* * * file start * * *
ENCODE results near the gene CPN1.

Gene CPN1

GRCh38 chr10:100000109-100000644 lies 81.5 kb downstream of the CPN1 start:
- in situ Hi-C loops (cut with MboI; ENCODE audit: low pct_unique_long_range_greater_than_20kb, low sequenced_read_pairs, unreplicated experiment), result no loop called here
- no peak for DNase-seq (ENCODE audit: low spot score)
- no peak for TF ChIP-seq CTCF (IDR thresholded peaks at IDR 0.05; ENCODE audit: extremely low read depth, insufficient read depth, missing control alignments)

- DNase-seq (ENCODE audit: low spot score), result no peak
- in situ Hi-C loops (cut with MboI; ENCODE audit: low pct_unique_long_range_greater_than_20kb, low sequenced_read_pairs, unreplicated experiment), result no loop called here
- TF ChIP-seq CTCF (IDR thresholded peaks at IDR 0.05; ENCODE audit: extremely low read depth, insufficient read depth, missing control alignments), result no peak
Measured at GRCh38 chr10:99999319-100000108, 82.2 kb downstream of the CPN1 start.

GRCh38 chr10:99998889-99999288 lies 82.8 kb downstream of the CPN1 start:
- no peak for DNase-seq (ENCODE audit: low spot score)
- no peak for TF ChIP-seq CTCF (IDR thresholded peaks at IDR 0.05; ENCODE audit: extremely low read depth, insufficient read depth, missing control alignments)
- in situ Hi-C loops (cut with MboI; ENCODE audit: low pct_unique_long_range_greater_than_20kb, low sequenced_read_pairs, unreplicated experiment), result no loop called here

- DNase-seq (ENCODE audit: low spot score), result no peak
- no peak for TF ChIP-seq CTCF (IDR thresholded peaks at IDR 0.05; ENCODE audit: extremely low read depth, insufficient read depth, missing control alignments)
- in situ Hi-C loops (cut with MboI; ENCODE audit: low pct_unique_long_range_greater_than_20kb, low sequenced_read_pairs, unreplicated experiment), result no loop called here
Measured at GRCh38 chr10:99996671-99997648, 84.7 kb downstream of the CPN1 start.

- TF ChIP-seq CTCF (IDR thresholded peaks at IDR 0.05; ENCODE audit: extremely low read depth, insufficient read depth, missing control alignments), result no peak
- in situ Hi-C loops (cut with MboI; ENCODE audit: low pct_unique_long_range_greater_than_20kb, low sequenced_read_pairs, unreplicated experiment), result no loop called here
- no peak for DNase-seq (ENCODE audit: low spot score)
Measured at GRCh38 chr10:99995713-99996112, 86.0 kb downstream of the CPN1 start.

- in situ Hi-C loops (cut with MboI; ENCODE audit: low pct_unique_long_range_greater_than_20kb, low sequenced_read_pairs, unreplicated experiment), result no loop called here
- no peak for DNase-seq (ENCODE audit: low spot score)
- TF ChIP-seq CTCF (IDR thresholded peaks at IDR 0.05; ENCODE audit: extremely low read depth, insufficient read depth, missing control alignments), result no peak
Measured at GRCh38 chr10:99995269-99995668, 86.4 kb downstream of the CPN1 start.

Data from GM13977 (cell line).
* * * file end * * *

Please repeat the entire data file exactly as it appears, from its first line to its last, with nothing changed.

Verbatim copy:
ENCODE results near the gene CPN1.

Gene CPN1

GRCh38 chr10:100000109-100000644 lies 81.5 kb downstream of the CPN1 start:
- in situ Hi-C loops (cut with MboI; ENCODE audit: low pct_unique_long_range_greater_than_20kb, low sequenced_read_pairs, unreplicated experiment), result no loop called here
- no peak for DNase-seq (ENCODE audit: low spot score)
- no peak for TF ChIP-seq CTCF (IDR thresholded peaks at IDR 0.05; ENCODE audit: extremely low read depth, insufficient read depth, missing control alignments)

- DNase-seq (ENCODE audit: low spot score), result no peak
- in situ Hi-C loops (cut with MboI; ENCODE audit: low pct_unique_long_range_greater_than_20kb, low sequenced_read_pairs, unreplicated experiment), result no loop called here
- TF ChIP-seq CTCF (IDR thresholded peaks at IDR 0.05; ENCODE audit: extremely low read depth, insufficient read depth, missing control alignments), result no peak
Measured at GRCh38 chr10:99999319-100000108, 82.2 kb downstream of the CPN1 start.

GRCh38 chr10:99998889-99999288 lies 82.8 kb downstream of the CPN1 start:
- no peak for DNase-seq (ENCODE audit: low spot score)
- no peak for TF ChIP-seq CTCF (IDR thresholded peaks at IDR 0.05; ENCODE audit: extremely low read depth, insufficient read depth, missing control alignments)
- in situ Hi-C loops (cut with MboI; ENCODE audit: low pct_unique_long_range_greater_than_20kb, low sequenced_read_pairs, unreplicated experiment), result no loop called here

- DNase-seq (ENCODE audit: low spot score), result no peak
- no peak for TF ChIP-seq CTCF (IDR thresholded peaks at IDR 0.05; ENCODE audit: extremely low read depth, insufficient read depth, missing control alignments)
- in situ Hi-C loops (cut with MboI; ENCODE audit: low pct_unique_long_range_greater_than_20kb, low sequenced_read_pairs, unreplicated experiment), result no loop called here
Measured at GRCh38 chr10:99996671-99997648, 84.7 kb downstream of the CPN1 start.

- TF ChIP-seq CTCF (IDR thresholded peaks at IDR 0.05; ENCODE audit: extremely low read depth, insufficient read depth, missing control alignments), result no peak
- in situ Hi-C loops (cut with MboI; ENCODE audit: low pct_unique_long_range_greater_than_20kb, low sequenced_read_pairs, unreplicated experiment), result no loop called here
- no peak for DNase-seq (ENCODE audit: low spot score)
Measured at GRCh38 chr10:99995713-99996112, 86.0 kb downstream of the CPN1 start.

- in situ Hi-C loops (cut with MboI; ENCODE audit: low pct_unique_long_range_greater_than_20kb, low sequenced_read_pairs, unreplicated experiment), result no loop called here
- no peak for DNase-seq (ENCODE audit: low spot score)
- TF ChIP-seq CTCF (IDR thresholded peaks at IDR 0.05; ENCODE audit: extremely low read depth, insufficient read depth, missing control alignments), result no peak
Measured at GRCh38 chr10:99995269-99995668, 86.4 kb downstream of the CPN1 start.

Data from GM13977 (cell line).